Canyon K.I.S. Keeps Steering Stable, and Simple Too

The Canyon K.I.S. steering stabilizer is controversial, but is it any good? We test ride it to find out.

Canyon’s K.I.S system — which stands for Keep It Stable — debuted last fall. Mountain bikers can be a fickle bunch, and while we love new technology, some of us eschew new ideas that differ from the norm, while accepting rehashed versions of the same old tech. However every now and then, new ideas stick; after all, everything was new at one time. Canyon’s K.I.S steering tech falls into that latter camp of new ideas, but time will tell if it sticks or not.

While in Whistler for Crankworx last month I tested a Canyon Spectral:ON e-bike retrofitted with a 3D-printed K.I.S system. The K.I.S. system is currently factory fitted to just one Canyon bike model — the Spectral CF 8 K.I.S. — where it’s fully integrated into the top tube. Unlike the integrated K.I.S. system, the one I tested was 3D-printed and zip tied to the bike’s top tube.

This 3D-printed version put the K.I.S system on the outside to bear all.

What is K.I.S?

K.I.S is a steering stabilizer system – not a steering damper. A steering damper slows down steering input similar to a fork damper and typically has little or no effect on low-speed input. Steering dampers have been tried in the past and never really caught on. K.I.S instead uses a relatively simple spring system to bring the steering back to center, affecting steering at all speeds and effectively stabilizing things. The use of a cam block also affects the leverage rate, a little like a suspension linkage. Check out the article we wrote at launch here for more detail.

At the time of the launch, many online commenters complained the system adds extra complication to the bike. However, in my opinion it’s not a lot of extra complication; it’s actually pretty simple. Since the Canyon folks had outfitted the bike I rode with an external prototype version, though with the same springs, cam etc. as the production version, I was able to see it in all its glory. As a bike mechanic, I’m skeptical of anything that makes maintenance more difficult, and looking at the K.I.S system, I’m not too worried.

The cam block simply clamps to the steerer with one bolt, and there aren’t any moving parts apart from a couple of springs and polymer straps. It would appear that there’s not a whole lot to go wrong, and it adds one, maybe two extra steps to fork removal. There may be more refinements in the future, but for now it’s a relatively simple system.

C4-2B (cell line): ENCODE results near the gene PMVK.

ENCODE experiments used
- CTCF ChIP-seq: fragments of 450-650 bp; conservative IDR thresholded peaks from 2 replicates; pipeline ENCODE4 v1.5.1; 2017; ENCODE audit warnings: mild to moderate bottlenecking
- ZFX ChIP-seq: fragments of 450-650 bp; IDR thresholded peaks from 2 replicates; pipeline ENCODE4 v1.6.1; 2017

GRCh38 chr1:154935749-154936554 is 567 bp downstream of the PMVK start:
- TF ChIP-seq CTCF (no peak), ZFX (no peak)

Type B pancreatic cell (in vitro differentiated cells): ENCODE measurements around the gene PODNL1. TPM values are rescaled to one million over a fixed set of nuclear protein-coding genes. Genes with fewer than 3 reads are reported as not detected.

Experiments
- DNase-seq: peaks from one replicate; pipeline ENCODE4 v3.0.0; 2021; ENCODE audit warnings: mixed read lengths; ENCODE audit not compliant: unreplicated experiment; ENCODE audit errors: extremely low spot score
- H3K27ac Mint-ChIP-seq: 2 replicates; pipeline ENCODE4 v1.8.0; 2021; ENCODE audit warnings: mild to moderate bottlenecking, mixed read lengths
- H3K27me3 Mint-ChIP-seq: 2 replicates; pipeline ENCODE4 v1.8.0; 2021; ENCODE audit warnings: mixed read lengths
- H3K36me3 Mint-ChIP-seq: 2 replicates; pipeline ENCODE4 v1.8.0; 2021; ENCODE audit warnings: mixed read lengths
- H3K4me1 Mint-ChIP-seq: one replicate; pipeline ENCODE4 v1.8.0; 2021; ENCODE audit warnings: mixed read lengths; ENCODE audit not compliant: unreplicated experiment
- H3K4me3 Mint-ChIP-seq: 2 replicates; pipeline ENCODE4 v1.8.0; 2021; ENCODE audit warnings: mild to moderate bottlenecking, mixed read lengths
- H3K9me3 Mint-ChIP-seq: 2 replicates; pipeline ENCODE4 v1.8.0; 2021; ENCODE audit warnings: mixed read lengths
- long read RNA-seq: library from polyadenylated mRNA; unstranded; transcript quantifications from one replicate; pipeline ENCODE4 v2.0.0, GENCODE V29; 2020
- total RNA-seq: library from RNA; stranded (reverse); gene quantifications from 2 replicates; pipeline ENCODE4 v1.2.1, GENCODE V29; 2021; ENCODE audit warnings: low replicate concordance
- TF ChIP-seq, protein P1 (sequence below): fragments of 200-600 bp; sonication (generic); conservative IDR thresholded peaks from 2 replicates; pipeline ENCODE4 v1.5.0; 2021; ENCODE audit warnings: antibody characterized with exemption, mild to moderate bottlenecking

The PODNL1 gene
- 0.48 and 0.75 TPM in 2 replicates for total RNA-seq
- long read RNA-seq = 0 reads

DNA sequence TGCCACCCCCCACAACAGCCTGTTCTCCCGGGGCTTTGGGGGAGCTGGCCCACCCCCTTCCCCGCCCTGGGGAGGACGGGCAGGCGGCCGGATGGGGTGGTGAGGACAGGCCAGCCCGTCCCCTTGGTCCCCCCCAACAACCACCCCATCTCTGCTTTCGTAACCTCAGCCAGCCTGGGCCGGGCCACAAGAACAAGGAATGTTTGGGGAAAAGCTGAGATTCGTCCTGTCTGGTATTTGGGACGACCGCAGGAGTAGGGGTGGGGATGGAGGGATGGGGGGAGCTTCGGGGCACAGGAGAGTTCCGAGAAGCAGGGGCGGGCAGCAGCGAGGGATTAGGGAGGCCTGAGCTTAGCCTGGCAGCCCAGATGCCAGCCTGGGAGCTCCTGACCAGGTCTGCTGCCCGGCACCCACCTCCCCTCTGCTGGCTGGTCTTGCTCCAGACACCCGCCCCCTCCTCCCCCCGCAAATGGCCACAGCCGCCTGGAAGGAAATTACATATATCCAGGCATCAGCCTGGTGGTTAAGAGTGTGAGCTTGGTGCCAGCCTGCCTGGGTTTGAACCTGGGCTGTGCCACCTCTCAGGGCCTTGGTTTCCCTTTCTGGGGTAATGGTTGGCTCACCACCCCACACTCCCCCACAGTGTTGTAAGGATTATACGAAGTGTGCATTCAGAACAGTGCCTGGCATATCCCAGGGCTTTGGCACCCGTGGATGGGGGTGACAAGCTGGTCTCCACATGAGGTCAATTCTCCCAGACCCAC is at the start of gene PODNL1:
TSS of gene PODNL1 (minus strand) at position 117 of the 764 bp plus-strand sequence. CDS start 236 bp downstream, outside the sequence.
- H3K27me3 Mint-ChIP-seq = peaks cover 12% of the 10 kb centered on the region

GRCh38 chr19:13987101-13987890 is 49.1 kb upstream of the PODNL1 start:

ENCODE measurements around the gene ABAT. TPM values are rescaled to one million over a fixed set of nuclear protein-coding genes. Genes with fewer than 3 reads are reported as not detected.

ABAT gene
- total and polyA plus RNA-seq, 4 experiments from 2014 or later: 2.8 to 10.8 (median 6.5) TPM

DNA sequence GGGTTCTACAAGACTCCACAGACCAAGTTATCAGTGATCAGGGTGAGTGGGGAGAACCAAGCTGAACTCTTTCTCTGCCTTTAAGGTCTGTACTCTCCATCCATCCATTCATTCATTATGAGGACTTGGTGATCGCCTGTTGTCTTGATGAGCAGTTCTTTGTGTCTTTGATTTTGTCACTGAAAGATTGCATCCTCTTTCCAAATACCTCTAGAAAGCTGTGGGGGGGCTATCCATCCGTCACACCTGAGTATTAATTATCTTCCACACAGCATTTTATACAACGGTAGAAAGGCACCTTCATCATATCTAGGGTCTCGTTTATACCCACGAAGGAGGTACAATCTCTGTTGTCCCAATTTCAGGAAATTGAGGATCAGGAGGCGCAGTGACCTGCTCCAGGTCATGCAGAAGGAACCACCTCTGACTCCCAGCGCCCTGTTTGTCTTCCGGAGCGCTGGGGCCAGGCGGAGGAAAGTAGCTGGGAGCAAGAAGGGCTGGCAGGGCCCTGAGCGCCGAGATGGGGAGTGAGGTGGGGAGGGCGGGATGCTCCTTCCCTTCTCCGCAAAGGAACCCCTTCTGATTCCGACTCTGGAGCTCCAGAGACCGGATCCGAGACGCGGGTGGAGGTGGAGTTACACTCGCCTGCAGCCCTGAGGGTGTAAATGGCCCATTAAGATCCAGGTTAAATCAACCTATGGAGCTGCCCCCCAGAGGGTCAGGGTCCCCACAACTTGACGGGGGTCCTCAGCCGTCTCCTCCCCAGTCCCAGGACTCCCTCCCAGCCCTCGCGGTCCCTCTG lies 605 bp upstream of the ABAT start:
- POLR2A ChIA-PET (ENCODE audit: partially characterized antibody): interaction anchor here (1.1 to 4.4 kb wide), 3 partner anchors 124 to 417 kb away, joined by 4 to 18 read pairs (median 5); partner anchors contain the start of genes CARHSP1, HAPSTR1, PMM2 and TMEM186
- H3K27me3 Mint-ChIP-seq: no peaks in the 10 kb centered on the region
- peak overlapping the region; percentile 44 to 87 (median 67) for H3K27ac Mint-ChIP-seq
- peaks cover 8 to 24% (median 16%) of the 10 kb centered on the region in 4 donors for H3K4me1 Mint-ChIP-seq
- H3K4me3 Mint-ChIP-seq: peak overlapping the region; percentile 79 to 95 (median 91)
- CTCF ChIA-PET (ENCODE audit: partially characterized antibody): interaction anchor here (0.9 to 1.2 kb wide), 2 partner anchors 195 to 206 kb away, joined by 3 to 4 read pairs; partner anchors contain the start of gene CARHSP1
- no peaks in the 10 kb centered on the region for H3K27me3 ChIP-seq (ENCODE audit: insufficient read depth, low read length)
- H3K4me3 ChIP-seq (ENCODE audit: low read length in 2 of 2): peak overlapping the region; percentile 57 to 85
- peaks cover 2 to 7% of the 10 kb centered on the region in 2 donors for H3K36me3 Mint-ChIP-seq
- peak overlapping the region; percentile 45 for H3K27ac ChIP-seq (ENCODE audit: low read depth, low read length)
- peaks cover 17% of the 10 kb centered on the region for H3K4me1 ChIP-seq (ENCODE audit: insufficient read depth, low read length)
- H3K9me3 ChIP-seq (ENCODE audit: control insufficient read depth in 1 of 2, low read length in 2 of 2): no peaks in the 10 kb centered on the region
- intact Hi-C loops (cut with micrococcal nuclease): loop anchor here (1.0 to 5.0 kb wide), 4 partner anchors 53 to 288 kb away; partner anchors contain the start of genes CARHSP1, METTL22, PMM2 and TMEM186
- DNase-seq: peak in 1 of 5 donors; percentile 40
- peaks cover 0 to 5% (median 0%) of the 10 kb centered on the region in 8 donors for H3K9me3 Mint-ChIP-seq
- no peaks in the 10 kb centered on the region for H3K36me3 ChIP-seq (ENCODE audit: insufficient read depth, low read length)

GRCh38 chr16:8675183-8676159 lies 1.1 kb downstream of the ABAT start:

Using K.I.S

Using K.I.S is pretty simple too. A single adjustment increases or decreases the spring tension and the effect K.I.S has on steering. It’s also possible to make the spring completely slack so that it has zero effect. On the production version that’s integrated into the frame, instead of a knob, the slider has a captive bolt that requires a tool to loosen.

The bike in question

On trail

I’ll preface this by saying that I tested the K.I.S. system on the first wet day in weeks in Whistler, on some steep, technical trails that I had never ridden before, on a new-to-me e-bike that I had never ridden and with minimal time to set up.

Starting with the K.I.S. system in the middle and climbing up Blackcomb, the steering sensation is immediately noticeable, but it’s not unpleasant; just different. The Canyon had a feeling of stability on the climb unlike other bikes. I’ll be honest and say that I forgot to adjust the system while on the climb to fully test it, however the bike tracked exceptionally well, and despite being a big, slack bike, I did not experience any wheel flop.

Rather the bike tracked straight and true up the steep, loose climb with zero issues. When it came to tight switchbacks, while I did have to put a foot down in some corners, I didn’t feel like the K.I.S. system was keeping me from tracking in them properly. Instead, I chalked that up to the powerful e-bike and wet, slippery roots. In the middle setting it’s actually difficult to feel that the system is pulling the bars back to center and it feels relatively neutral.

Headset cable routing notwithstanding, the system looks pretty straightforward

On the descents it felt quite neutral too, and at no point did I feel like my steering input was inhibited by the K.I.S system. It was only when turning the bars fully off that I felt that difference, where the bike felt a little more nervous, especially in loose or chundery sections that are deflecting the front wheel a lot. Putting the system back in the middle position, I could feel the bike wanting to track straight a little more, and while it made cornering no more difficult, it kept the front wheel from being deflected quite as easily and helped keep the bike on line.

Moving the slider fully back for the most pull, the effect on steering was more noticeable, and felt a little less natural. On straighter sections it felt stable still, but initiating turns was a touch more difficult. There is definitely a sweet spot, and harder chargers might find that more tension works on trails where they’re working the bike harder and need the extra help. I can also see the merit to claims about less arm fatigue as it reduces rider input, though it’s hard to say for sure based on a short test ride.

There’s not much to it, but it works very well.

Overall, I found the K.I.S system to be a pleasant surprise, and while it’s not a must-have for me at this point, it did make the bike easier to ride. If I had a bike with this system fitted I wouldn’t be upset, since overall it is nice to use, and doesn’t appear to have many pitfalls at this point. Worst case: it could probably be removed without too much hassle. I’m not sure K.I.S. is a game changer, but I did like it, and I’d be open to trying it long term to see if my opinion changes.